Wednesday, 10 October 2007

The Sources of Value

It is one of the established 'facts' of finance that value outperforms growth over reasonable time horizons (see Chapters 22-34 of Behavioural Investing). However, which of the component sources of return generate this performance?

In a new paper Fama and French explore the composition of returns for value and growth stocks. They start by decomposing returns into dividends and capital gains. The chart below shows the results they uncovered using US data since 1963 with value and growth defined by price to book/size quintile intersections. It is worth noting that Fama and French perform their analysis in nominal terms (so the capital gains they show include the effects of inflation - around 4.5% over the their sample period). The chart shows that importance of dividend returns to value investors. The dividend yield on big value stocks is 50% higher than that of the market, and twice that seen by growth investors.

Fama and French then go onto to decompose the capital gain term into several sub-components. They show that the capital gain term can be broken down into an element due to growth in book value (effectively the investment carried out by the firm), and the change in the valuation ratio (price to book in this case).

They also observe that that the change in valuation can be decomposed into an element they call drift associated with the general upward trend in valuations over the sample, and an component called convergence which is due to a rise in profitability and a reversion to the mean in valuation. Drift is measured by comparing the price to book of the original portfolio with its new counterpart when the data are resorted each year. Convergence is measured as the price to book on the original portfolio at the formation date and the price to book on the same portfolio one year later.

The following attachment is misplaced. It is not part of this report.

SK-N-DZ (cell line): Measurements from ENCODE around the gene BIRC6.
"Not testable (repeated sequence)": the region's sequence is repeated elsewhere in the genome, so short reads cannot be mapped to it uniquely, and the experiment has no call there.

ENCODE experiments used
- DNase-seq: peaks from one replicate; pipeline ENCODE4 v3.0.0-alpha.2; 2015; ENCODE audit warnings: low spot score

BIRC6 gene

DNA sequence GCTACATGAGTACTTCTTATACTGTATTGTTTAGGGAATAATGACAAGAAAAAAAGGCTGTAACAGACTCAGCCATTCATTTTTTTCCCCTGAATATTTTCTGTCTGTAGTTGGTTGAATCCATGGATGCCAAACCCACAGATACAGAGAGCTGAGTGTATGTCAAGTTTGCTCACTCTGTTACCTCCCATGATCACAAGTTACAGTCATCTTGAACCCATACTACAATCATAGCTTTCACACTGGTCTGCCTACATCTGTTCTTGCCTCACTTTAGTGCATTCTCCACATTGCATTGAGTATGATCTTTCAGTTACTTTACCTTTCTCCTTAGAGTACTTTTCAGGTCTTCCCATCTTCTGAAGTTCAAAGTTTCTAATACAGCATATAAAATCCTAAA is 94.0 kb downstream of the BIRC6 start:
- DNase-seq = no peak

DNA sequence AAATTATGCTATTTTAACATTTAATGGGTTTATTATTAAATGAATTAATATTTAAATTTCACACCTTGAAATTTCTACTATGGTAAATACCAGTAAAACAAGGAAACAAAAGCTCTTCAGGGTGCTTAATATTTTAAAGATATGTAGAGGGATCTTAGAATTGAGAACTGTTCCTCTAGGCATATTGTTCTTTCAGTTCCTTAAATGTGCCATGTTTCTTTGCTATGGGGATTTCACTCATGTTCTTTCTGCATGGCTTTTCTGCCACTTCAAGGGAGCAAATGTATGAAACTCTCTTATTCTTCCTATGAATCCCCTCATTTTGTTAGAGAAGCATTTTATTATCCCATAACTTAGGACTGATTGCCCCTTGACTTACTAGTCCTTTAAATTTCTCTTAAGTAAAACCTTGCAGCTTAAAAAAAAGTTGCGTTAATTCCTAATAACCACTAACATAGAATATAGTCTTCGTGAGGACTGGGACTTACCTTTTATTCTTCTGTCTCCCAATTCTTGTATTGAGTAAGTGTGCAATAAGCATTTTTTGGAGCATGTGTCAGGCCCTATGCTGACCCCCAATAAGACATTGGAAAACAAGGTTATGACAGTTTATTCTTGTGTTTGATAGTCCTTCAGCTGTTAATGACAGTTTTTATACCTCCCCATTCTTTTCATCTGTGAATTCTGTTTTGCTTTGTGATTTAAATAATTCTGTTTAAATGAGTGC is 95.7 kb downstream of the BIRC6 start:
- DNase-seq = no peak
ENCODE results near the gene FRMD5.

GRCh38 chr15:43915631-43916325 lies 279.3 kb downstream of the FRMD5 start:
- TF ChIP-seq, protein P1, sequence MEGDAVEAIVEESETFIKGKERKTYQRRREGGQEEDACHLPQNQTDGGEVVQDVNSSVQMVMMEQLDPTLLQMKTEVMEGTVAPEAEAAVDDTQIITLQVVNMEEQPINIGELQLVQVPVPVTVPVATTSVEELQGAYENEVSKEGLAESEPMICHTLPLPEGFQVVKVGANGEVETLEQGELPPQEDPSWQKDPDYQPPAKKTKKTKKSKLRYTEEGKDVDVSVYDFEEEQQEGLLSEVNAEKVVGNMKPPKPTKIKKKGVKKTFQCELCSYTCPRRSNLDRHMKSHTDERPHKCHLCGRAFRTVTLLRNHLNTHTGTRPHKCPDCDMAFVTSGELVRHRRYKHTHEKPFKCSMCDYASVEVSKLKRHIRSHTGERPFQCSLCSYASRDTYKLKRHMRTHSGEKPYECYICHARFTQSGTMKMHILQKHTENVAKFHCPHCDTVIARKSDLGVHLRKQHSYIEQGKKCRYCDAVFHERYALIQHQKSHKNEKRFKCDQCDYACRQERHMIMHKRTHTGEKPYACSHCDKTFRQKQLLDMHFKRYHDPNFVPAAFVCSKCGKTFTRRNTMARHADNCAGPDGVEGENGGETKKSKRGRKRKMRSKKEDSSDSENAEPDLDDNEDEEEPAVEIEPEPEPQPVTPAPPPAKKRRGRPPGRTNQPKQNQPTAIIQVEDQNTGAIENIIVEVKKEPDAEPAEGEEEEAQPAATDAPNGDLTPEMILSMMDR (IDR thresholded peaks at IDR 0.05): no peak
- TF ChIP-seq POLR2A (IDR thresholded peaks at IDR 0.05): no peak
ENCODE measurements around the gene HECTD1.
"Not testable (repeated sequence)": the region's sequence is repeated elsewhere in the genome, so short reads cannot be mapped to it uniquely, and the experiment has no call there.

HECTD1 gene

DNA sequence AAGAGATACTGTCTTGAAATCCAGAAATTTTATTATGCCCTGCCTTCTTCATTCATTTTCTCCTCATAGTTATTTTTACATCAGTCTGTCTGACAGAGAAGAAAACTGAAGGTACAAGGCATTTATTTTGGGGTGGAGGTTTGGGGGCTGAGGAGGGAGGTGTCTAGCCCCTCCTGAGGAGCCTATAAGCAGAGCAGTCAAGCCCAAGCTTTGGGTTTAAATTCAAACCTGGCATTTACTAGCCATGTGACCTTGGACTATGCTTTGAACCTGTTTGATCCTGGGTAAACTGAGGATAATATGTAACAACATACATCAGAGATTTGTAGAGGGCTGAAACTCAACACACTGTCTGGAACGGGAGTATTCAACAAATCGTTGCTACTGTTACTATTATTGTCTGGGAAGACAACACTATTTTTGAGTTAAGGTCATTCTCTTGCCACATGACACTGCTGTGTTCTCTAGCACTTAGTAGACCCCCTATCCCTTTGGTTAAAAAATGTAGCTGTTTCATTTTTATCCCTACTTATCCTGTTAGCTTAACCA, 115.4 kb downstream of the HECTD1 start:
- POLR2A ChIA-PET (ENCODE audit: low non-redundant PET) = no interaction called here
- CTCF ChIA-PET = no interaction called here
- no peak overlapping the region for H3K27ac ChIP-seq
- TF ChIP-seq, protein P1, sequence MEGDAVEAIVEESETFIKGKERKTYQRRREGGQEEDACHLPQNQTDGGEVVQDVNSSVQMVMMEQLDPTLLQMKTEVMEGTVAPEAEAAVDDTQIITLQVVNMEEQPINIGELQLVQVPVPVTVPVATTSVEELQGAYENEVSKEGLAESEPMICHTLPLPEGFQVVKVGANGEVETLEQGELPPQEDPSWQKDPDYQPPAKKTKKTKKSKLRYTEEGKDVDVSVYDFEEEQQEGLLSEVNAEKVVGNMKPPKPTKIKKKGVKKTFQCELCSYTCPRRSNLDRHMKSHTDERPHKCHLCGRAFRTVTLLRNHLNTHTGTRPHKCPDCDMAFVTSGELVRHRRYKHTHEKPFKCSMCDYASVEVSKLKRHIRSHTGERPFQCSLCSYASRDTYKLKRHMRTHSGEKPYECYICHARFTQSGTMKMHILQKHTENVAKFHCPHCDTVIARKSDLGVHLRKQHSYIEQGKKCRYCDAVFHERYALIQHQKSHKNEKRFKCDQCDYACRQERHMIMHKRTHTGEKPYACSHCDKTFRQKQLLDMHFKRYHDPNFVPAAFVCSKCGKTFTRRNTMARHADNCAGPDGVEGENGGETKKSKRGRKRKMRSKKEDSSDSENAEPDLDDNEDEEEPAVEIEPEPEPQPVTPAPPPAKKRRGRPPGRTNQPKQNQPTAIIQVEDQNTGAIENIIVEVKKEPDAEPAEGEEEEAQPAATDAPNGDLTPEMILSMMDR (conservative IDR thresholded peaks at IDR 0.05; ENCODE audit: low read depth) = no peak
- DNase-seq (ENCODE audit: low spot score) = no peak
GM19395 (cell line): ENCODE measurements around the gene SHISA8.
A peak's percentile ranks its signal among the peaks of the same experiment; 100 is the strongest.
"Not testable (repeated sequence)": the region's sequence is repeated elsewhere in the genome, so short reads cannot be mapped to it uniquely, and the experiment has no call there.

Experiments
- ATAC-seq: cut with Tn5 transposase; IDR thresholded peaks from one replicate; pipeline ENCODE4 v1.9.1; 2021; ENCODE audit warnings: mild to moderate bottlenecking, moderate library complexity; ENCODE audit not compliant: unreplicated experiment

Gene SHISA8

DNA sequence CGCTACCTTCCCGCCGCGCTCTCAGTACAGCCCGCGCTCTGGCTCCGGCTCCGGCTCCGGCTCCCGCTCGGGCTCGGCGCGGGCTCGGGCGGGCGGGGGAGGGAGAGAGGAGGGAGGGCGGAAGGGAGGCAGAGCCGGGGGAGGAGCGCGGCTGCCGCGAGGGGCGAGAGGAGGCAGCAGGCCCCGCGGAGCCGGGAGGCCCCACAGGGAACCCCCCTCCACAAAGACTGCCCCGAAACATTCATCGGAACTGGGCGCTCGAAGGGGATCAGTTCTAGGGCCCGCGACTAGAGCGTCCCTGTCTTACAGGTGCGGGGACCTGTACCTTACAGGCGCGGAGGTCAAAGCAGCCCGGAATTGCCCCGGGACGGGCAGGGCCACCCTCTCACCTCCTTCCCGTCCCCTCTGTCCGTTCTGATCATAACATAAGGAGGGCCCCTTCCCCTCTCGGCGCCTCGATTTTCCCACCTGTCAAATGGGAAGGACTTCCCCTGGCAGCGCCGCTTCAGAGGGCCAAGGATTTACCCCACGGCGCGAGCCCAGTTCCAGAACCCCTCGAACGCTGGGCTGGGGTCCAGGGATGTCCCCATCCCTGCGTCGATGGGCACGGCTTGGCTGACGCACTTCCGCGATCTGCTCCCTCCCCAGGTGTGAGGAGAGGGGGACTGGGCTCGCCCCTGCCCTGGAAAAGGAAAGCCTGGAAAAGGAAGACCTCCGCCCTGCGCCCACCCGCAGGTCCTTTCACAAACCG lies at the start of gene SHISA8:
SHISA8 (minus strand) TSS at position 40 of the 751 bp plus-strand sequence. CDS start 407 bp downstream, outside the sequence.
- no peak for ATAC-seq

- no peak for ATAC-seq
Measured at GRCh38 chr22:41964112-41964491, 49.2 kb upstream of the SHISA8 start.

The results of this further decomposition are shown in the chart below again for the period 1963-2006. The picture reveals show huge differences between value and growth stocks. Value stocks see hardly any growth in book value - not hugely surprising, they don't tend to invest large sums, in general they are more interested in cost cutting than investment. However, their is a very strong tendancy for convergence in price to book terms - that is to say their valuation rebound - although the decomposition is silent on whether this is the result of a bounce back in profitability or not.

The same can not be said of growth stocks. They see an enormous amount of growth in book value - as they engage in large cap ex and M&A. However, they convergence is negative, they witness declines in price to book as their profitability erodes and valuations return to 'normal' levels.

From a behavioural standpoint this is exactly what we would expect to see, if investors over pay for growth. Of course, Fama and French prefer a rational explanation which I find far from convincing, but the bottom line is that the return decomposition can't help us distinguish between the rational and behavioural explanations - we have observational equivalence.

In Chapter 43 of Behavioural investing I show a decomposition of returns for the US market. I argue that returns can be decomposed into the dividend yield, growth in real dividends, the change in valuation and inflation. I usually do my analysis in real terms so I can dispense with the last term. I have recently completed a similar exercise in terms of value and growth stocks. The results can be seen below.

The returns are lower than the Fama and French numbers because I remove the effects of inflation. The importance of the dividend yield is once again revealed, it contributes 53% of the real return to value stocks, real dividend growth accounts for a further 30% of the return to value stocks. It is noticeable than the real dividend growth of value stocks is faster than the equivalent rate for 'growth' stocks. So by buying value you get both value and growth.